Could it have been Michael Jackson? It is common knowlege that he's shy but as more people come out of the woodwork and write about their experience or encounter with him I think Michael Jackson (who just happens to be one of the most successful artists of all time) had S.A. And as masculine or hypersexualized (crotch-grabbing, trusting) he is on stage many people have insinuated that he may have been asexual (as old Girl friend Brooke Shields puts it). He even said he never had friends growing up.
Writer Steven King wrote in the Entertainment Weekly tribute article
You'll also see Jackson's sadness and almost painful desire to please. Yes, I am strange, his eyes say, but I am doing the best I can, and I want to make you happy. Is that so bad? This is a sadness that's all too common in people who possess talent in amounts so great it has become a burden instead of a blessing. Despite being extraordinarily beautiful (although he had probably already begun the elective surgeries that would ruin those amazing looks), Jackson was painfully shy, and difficult (sometimes impossible) to talk to, but watching that old video still makes me happy…and no, that's not bad.
Legendary producer Quincy Jones has said about Mike:
"[Michael] was so shy he'd sit down and sing behind the couch with his back to me while I sat there with my hands over my eyes with the lights off," Jones writes.
hahaha sounds like something I would do! and they've spent so much time together recording.
I don't think Mike became shy and reclusive because of his enormous fame. Pop Critic Robert Hillburn knew Michael when he was 11. He writes:
Michael struck me as one of the most fragile and lonely people I've ever met. His heart may have finally stopped beating Thursday afternoon, but it had been broken long ago.
During weekends I spent with him on the road during the Jacksons' "Victory" tour in 1984, I learned that he was so traumatized by events during his late teens -- notably the rejection by fans who missed the "little" Michael of the Jackson 5 days -- that he relied desperately on fame to protect him from further pain. In the end, that overriding need for celebrity was at the root of his tragedy.
I first met Michael in the early days of the Jackson 5 at the family home in Los Angeles, and the memory that stands out is that Michael, as cute and wide-eyed as an 11-year-old could be, was eager to get through the interview so he could watch cartoons before having to go to bed.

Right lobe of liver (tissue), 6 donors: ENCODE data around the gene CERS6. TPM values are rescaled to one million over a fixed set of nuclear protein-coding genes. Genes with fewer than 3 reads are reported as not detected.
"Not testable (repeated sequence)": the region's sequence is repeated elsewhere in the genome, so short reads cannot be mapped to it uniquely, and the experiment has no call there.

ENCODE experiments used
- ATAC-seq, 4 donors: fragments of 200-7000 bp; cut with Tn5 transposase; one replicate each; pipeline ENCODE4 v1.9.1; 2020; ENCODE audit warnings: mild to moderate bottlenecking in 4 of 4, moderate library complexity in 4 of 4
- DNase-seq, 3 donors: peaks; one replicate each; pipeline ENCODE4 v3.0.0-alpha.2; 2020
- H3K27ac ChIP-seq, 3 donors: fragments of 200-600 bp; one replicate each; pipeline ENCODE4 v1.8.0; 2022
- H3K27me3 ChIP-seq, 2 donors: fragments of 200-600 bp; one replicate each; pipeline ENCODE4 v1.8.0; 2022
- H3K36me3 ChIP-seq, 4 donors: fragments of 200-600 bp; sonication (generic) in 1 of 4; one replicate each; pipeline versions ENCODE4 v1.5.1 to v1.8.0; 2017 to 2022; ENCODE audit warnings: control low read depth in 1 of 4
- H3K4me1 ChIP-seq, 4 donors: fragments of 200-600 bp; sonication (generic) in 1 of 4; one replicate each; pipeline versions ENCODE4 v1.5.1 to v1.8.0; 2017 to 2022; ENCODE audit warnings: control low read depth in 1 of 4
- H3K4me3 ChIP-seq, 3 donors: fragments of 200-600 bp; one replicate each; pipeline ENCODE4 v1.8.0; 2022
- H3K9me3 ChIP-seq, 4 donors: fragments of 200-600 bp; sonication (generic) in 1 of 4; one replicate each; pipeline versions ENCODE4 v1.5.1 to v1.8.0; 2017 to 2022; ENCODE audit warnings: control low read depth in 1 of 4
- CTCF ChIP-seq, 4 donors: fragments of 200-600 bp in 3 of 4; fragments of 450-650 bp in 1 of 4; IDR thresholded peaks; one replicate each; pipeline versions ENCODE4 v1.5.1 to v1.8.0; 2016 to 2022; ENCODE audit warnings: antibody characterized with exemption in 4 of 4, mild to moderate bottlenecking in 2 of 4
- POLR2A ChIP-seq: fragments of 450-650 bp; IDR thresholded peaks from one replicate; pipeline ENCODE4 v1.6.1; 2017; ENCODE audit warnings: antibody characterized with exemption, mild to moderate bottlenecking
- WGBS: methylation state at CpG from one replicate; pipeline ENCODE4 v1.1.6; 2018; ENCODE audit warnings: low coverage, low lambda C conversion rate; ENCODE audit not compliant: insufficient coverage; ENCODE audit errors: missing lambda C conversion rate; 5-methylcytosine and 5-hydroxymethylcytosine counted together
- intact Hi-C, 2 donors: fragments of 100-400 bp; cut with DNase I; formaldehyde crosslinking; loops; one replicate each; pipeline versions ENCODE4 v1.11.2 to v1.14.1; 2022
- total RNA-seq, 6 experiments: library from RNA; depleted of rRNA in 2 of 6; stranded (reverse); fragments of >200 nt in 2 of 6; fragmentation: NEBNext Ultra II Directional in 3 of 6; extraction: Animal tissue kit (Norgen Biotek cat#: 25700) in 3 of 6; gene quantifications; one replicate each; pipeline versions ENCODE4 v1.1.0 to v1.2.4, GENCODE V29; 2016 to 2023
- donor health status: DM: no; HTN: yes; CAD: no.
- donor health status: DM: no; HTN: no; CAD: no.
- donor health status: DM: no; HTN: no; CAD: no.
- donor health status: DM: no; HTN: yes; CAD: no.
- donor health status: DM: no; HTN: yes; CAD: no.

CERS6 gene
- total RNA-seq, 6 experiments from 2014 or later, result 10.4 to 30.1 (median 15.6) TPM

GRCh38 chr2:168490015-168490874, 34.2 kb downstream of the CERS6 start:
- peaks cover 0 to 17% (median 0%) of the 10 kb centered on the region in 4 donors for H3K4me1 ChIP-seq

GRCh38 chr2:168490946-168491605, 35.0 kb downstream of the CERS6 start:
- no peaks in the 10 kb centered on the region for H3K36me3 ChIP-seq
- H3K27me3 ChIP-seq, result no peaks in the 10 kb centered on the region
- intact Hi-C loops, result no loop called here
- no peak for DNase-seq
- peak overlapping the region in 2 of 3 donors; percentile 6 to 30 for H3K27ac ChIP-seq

When I caught up with him a decade later, his personality had changed radically. That happy-go-lucky kid was nowhere to be found.
Michael's sales had fallen off dramatically in the mid-1970s, and by the time he reemerged with the hit "Off the Wall" album in 1979, he was scarred emotionally. There's often a gap between a performer's public and private sides, but rarely was it as noticeable as with Michael.
Sitting at the rear of the tour bus after a triumphant concert in St. Louis in 1981, Michael was anxious, frequently bowing his head as he whispered answers to my questions. In contrast to the charismatic, strutting figure on stage, he wrestled with a Bambi-like shyness. Despite the resurgence in his popularity, he complained of feeling alone -- almost abandoned. He was 23.
When I asked why he didn't live on his own like his brothers, rather than at his parents' house, he said, "Oh, no, I think I'd die on my own. I'd be so lonely. Even at home, I'm lonely. I sit in my room and sometimes cry. It is so hard to make friends, and there are some things you can't talk to your parents or family about. I sometimes walk around the neighborhood at night, just hoping to find someone to talk to. But I just end up coming home."
That's as far as Michael could go that night to explain his deep-rooted anguish. It would be four more years before he was willing to tell me more.
He used to keep mannequins around his house to keep him company:
I suffered a lot. I knew that something was wrong with me at that time. But I needed someone... that's probably why I had the mannequins. I would say because I felt I needed peopel, someone, I didn't have... I was too shy to be around real people. I didn't talk to them. it wasn't like old ladies tlaking to palnts but I always thought I wnted to make me feel like I had company. they make me feel like I am in a room with people.
During our time together, my conversations with Michael sometimes led -- once the tape recorder was off -- to darker moments from his past. One night when we were going through a stack of old photos, a picture of him in his late teens triggered a sudden openness.
"Ohh, that's horrible," he said, recoiling from the picture.
Michael explained that his face was so covered with acne and his nose so large at that time that visitors to the family home in Encino sometimes wouldn't recognize him. "They would come up, look me straight in the eye and ask if I knew where that 'cute little Michael' was." It was as if the "whole world was saying, 'How dare you grow up on us.' "
Michael said he started looking down at the floor when people approached or would stay in his room when visitors came to the house.
Michael vowed to do whatever it took to make people "love me again." The rejection fueled his ambition to be the biggest pop star in the world and to try to make his face beautiful. Unfortunately, Michael's need was so great that no amount of love seemed to be enough.
The stage was his sanctuary. There, he was larger than life and no one could threaten him. Every time he left the stage, he said, he felt vulnerable again.